After trading charges for weeks, both Peking and New Delhi appear to be backing off from a public posture of confrontation over border issues. Amid reports of a massive troop buildup along their disputed Himalayan frontier, India is sending its foreign minister to China for talks this weekend.
In the last several weeks, both countries have accused each other of border incursions, air space violations, and large-scale military maneuvers. The situation along the frontier has been described by independent analysts as the most volatile since 1967, when Chinese and Indian forces clashed briefly in the Sikkim region.
However, neither side seems to want a full-scale war. The buildup seems to have resulted from a one-year spiral of actions and counteractions that include small frontier intrusions, military exercises, and rhetoric.
According to Western intelligence reports, China has poured a large quantity of arms and more than 20,000 additional troops into the border region since last month. The weapons include 105-mm artillery guns, rockets, and jets. India, which has more than 300,000 soldiers along its China border, has strengthened those forces and deployed Soviet-made Migs and French-made Mirage jets at air bases, Indian and Western analysts say.
The unusual level of military activity, mainly in the 700-mile sparsely populated border between Bhutan and Burma, prompted the United States recently to express ``concern about the possibility of clashes'' and urge the two Asian giants to hold peace talks.
In the past week, Indian and Chinese officials have sought to allay fears of an imminent border war. Though they have not denied the troop buildups, the officials call Western reports on the frontier exaggerated.
At the root of the present tension is a longstanding distrust of each country's intentions. Peking, apparently piqued by India's rejection of its offer for a package settlement of the frontier dispute, suspects that India might be seeking to avenge its defeat in 1962, when the two countries fought a brief but bloody war. The Indians, bitter over China's annexation of the disputed Askai Chin region in 1962, and of Tibet before that, fear China plans to wrest control of more disputed territory.
The debate in India
The border confrontation has renewed debate in India on ways to settle the dispute. Several analysts have suggested that India accept China's annexation of remote Askai Chin - ``where not a blade of grass grows'' - and agree to the present line of control as the boundary.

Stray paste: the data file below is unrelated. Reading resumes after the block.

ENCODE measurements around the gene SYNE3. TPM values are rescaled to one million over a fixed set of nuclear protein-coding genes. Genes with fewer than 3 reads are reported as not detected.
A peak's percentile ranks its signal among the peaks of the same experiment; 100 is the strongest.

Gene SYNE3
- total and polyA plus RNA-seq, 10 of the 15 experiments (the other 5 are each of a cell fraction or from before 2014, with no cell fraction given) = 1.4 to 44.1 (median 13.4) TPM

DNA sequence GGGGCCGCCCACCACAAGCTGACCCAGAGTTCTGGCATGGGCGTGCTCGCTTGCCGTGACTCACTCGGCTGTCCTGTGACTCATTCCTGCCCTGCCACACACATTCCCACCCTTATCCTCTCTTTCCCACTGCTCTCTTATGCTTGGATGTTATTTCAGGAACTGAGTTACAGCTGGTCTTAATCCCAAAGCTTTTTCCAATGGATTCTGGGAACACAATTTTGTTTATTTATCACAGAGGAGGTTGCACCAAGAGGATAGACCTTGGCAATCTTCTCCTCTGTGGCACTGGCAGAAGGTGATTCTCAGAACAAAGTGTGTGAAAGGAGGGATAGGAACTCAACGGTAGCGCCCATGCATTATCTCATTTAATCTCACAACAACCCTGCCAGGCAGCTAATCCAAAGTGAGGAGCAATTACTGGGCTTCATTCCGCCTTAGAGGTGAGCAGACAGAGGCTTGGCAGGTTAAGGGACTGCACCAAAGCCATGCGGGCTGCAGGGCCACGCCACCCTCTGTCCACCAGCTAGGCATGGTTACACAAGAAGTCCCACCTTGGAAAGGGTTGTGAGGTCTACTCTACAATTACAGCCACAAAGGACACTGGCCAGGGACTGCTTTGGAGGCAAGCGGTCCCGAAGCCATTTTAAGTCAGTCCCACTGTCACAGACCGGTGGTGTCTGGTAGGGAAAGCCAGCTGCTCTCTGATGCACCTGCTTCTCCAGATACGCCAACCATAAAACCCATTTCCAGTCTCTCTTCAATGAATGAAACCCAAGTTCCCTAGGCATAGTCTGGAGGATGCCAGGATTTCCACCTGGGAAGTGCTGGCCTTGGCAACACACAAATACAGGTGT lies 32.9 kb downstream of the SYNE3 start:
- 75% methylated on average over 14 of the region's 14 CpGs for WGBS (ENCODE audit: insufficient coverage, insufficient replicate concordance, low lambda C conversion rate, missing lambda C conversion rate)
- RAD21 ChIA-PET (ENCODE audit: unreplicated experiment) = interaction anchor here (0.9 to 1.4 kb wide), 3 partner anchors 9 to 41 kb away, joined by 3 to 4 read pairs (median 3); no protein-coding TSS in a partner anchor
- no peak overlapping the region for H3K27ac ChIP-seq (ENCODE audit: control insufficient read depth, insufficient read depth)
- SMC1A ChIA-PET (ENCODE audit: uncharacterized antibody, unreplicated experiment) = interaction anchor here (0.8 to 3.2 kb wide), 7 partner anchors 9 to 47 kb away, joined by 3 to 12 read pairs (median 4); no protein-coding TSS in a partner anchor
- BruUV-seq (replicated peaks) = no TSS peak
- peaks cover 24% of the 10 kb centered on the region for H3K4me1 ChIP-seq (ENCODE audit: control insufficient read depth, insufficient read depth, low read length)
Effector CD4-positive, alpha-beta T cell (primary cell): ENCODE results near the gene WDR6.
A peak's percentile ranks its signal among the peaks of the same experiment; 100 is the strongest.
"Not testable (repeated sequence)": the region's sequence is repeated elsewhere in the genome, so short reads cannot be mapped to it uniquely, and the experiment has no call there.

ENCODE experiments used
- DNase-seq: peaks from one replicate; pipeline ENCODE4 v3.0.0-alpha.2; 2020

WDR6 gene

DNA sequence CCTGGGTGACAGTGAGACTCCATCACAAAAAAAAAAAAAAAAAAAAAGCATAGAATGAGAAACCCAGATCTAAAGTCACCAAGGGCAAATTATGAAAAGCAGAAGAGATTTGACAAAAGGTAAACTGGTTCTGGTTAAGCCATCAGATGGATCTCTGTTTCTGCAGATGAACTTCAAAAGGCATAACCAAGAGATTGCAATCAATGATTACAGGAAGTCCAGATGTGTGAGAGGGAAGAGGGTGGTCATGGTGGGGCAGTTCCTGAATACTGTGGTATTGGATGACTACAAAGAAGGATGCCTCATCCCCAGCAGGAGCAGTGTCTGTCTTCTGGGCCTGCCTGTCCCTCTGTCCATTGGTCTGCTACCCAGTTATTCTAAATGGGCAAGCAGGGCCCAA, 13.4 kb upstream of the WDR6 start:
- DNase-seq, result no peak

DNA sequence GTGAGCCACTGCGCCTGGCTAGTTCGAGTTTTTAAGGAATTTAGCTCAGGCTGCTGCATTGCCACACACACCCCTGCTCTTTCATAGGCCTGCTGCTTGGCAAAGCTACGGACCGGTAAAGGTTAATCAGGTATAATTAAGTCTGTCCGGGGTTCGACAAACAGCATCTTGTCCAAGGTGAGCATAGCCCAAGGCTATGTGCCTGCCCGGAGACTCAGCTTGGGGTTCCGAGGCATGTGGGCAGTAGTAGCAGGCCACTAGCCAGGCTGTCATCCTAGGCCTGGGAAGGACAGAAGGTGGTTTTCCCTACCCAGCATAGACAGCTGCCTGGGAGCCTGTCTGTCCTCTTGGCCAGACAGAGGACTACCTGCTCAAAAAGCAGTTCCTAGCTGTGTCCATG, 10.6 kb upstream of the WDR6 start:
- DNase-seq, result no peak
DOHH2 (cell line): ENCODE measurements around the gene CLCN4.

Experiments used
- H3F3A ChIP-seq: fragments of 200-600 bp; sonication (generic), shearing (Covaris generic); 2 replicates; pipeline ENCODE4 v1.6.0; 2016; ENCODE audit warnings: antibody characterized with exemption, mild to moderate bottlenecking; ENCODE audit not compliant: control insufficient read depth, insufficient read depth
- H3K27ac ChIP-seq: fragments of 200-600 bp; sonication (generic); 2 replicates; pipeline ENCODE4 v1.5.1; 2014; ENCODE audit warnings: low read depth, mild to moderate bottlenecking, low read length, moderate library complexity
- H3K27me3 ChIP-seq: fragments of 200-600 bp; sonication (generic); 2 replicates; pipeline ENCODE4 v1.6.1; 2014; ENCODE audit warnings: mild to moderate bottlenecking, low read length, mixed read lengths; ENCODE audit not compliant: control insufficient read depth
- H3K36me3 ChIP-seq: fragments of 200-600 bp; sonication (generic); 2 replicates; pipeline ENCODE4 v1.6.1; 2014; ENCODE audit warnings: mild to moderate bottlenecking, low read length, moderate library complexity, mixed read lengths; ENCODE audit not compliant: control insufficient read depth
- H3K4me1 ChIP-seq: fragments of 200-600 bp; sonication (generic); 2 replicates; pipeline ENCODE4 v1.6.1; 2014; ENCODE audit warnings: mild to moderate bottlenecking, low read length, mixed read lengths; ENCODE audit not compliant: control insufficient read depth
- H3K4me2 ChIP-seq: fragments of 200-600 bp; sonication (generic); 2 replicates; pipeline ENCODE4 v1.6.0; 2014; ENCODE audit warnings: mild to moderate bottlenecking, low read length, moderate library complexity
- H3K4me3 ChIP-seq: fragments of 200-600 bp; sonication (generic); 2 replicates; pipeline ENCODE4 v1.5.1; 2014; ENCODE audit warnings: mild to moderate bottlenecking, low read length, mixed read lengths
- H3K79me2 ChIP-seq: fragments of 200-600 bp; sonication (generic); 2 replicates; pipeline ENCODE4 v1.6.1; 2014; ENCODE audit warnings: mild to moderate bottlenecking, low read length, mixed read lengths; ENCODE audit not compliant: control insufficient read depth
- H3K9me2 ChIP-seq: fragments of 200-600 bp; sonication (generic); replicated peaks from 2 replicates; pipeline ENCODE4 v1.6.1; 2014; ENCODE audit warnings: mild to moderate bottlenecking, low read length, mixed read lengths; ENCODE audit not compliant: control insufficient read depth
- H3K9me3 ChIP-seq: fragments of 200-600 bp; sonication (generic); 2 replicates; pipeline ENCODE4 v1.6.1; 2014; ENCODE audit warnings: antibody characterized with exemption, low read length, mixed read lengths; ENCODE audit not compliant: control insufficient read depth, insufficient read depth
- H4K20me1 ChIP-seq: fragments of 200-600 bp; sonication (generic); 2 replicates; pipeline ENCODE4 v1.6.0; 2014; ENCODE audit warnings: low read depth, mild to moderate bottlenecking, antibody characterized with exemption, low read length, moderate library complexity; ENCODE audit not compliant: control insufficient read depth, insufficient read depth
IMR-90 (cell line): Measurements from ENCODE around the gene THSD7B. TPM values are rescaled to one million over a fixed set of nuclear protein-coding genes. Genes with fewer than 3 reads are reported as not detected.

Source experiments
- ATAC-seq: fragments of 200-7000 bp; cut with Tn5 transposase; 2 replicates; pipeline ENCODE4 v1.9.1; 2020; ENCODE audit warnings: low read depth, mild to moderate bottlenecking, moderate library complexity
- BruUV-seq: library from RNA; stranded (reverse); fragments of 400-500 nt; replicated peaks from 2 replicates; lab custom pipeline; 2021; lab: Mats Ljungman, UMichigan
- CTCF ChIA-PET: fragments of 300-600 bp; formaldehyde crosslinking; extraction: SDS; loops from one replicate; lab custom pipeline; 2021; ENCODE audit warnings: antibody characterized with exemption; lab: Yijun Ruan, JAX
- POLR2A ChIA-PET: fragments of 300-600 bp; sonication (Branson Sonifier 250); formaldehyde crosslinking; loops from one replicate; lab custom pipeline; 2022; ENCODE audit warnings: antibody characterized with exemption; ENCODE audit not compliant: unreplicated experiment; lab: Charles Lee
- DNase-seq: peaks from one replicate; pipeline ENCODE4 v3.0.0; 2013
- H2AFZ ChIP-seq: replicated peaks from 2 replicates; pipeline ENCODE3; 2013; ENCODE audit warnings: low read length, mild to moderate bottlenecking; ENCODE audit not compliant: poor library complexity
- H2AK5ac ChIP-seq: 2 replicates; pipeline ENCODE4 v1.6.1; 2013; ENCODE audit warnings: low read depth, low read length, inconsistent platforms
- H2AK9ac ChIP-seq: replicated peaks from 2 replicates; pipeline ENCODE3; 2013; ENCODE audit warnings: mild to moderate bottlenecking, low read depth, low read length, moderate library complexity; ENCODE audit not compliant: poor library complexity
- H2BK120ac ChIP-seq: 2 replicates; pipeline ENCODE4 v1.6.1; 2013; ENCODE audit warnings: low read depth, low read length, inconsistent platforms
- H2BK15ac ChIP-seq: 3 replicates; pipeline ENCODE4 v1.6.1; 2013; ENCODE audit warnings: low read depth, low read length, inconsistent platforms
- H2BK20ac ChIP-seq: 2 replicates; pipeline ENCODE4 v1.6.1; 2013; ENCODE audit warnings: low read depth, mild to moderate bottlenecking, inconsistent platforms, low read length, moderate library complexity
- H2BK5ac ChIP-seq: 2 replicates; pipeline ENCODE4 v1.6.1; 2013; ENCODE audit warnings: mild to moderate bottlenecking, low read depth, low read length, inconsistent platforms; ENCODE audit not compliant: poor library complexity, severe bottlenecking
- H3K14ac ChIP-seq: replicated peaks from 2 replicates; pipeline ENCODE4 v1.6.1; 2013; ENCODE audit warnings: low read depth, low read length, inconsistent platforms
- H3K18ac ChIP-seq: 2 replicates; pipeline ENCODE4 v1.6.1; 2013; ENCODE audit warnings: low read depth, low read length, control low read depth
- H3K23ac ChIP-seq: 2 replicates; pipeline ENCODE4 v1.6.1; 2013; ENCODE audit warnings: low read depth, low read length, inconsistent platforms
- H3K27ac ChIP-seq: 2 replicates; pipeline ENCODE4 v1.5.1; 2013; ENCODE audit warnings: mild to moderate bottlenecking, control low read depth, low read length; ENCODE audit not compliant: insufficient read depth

``China, India's largest neighbor, is a superpower in the making and India's bilateral relations with that country are important in themselves,'' says retired foreign secretary M.K. Rasgotra, advocating a peaceful settlement. But he admits that an early border solution is not possible. The political leadership in both countries is passing through testing times. Prime Minister Rajiv Gandhi, whose domestic popularity has fallen sharply in recent months, has ruled out any territorial concessions.
India and China have held several fruitless negotiations since 1981 to settle the dispute, which centers on the McMahon line drawn up by the British colonial government in 1914 as the Indo-Tibetan border. China has long questioned the legitimacy of the Mcmahon line.
China also claims sovereignty over India's northeast Arunachal Pradesh State. India has rejected China's 1983 offer to give up Peking's claim on Arunachal Pradesh if India accepts China's annexation of Askai Chin.
The confrontation has revived domestic demands to produce nuclear weapons. Army chief Gen. K. Sundarji, an advocate of nuclear arms, feels it would be unfair for the Indian Army to fight a war with China, a known nuclear power. According to retired Gen. S.K. Sinha, ``Our defense policy should aim at developing a credible deterrent both in terms of strike capability and nuclear retaliation. Our pursuit of peace can be successful only when we engage in this endeavor from a position of strength.''